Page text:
The familiar report card is but one source of information about how well students are doing in school. Test results linked to important future outcomes can provide another critical piece of information to teachers, parents, and students.

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  • Rigor and Readiness: Measuring the Impact of Algebra II

    by Katie McClarty

    Students in a lecture

    There has been a lot of discussion lately about the role of advanced high-school mathematics courses — in particular, Algebra II — in promoting college and career readiness. On one side of the debate, the champions of Algebra II cite research demonstrating that completing the course leads to success in higher education and to higher earnings (Adelman, 2006; Carnevale & Desrochers, 2003). Achieve has been one of the leading advocates for including advanced mathematics in required high school curricula, suggesting there are not only practical advantages (e.g., prerequisites for future study), but also benefits to students’ general academic development. Skills acquired through Algebra II (including but not limited to logical thinking, cognitive capacity, and complex problem solving) can support success in areas far beyond a day-to-day work environment.

    This isn’t to say the debate is settled. A recent report from the National Center for Education and the Economy (NCEE) found that the skills most important for succeeding in community college math courses were those introduced in middle school. By analyzing textbooks, assignments, and tests at seven community colleges, the researchers concluded that few students need to master advanced algebra to be successful. The NCEE report comes at a time when several states (e.g., Florida, Texas) are changing graduation requirements to make Algebra II optional, provide more flexible pathways toward high school graduation, and create space in students’ schedules for more vocational training.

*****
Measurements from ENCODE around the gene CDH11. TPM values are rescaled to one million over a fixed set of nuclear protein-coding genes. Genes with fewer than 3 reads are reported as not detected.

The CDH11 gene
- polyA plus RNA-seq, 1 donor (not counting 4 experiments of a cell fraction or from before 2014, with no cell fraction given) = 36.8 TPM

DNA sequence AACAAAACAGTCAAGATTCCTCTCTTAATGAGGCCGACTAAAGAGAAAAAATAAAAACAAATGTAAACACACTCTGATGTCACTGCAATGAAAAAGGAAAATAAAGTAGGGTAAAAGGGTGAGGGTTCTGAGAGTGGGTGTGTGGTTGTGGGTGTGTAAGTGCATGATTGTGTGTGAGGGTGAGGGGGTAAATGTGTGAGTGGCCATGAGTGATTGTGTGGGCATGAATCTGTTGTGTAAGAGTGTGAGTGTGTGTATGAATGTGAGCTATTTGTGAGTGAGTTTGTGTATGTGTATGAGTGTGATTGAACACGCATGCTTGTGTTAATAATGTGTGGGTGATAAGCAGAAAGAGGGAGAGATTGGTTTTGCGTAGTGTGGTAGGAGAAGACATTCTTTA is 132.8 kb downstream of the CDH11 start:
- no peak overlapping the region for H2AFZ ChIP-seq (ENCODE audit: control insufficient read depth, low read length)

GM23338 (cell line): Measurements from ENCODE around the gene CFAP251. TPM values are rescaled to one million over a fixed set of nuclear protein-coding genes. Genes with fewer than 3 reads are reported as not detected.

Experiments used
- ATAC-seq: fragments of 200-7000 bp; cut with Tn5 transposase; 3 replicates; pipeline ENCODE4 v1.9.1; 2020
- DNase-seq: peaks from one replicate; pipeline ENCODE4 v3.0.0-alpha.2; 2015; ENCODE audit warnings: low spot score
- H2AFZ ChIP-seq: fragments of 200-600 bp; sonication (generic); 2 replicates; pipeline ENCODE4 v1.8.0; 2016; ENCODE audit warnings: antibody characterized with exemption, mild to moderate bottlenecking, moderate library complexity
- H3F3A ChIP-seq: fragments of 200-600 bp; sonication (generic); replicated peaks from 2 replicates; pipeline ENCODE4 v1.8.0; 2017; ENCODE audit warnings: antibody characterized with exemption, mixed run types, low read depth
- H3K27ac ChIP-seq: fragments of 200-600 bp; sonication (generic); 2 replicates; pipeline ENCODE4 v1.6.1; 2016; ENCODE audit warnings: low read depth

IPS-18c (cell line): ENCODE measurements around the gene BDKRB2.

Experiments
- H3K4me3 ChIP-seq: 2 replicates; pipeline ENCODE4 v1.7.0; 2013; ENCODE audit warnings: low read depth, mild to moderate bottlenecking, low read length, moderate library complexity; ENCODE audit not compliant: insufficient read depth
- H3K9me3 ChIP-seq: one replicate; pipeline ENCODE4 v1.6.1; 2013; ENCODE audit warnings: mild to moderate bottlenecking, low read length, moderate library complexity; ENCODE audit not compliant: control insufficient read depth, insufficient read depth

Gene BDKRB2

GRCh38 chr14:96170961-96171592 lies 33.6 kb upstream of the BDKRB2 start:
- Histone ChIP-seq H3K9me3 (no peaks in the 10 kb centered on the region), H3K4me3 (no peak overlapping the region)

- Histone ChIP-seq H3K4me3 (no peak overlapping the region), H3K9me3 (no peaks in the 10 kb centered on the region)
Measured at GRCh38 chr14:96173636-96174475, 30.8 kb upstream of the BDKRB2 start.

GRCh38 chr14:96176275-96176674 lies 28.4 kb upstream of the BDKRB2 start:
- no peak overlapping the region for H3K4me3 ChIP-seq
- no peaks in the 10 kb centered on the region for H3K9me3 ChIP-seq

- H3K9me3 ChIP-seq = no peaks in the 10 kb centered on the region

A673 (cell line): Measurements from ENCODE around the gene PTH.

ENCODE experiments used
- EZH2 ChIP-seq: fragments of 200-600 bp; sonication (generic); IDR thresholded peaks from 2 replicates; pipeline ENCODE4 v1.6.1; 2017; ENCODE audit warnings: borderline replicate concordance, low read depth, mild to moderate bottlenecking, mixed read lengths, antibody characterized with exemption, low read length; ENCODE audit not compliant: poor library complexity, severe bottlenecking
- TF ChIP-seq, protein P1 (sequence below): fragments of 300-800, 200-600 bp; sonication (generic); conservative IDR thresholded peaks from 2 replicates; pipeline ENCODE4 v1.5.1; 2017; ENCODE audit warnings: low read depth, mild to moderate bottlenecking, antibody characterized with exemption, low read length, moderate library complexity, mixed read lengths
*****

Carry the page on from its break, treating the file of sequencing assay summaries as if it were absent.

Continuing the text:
Isolating the causal effect of taking Algebra II on future outcomes is a serious challenge, thanks to selection bias. It is likely that students who choose to take Algebra II in high school are higher performing and more motivated than many of their peers and thus more likely to attend and do well in college. In other words, it’s something about the type of students that take Algebra II, rather than completing the course itself, that leads to better student outcomes.

    In a recent research study, my co-authors and I set about tackling this thorny issue — separating selection effects from Algebra II’s true causal effects. We will be presenting our work next week at the Association for Institutional Research Annual Forum in Long Beach, CA. We used national datasets spanning multiple decades and sophisticated econometric techniques to isolate cause-and-effect relationships between completing Algebra II in high school and subsequent college and career outcomes.

    The verdict? Algebra II seems to matter more for college outcomes (including community colleges, technical colleges, and four-year institutions) than for career outcomes. Compared to their counterparts who didn’t finish Algebra II, those who did were more likely to be admitted to selective colleges, maintain higher college GPAs, stay in school, and graduate. Conversely, for students who did not apply to college after high school, completing Algebra II was not related to finding a job immediately after high school, initial occupational prestige, earnings, or career advancement.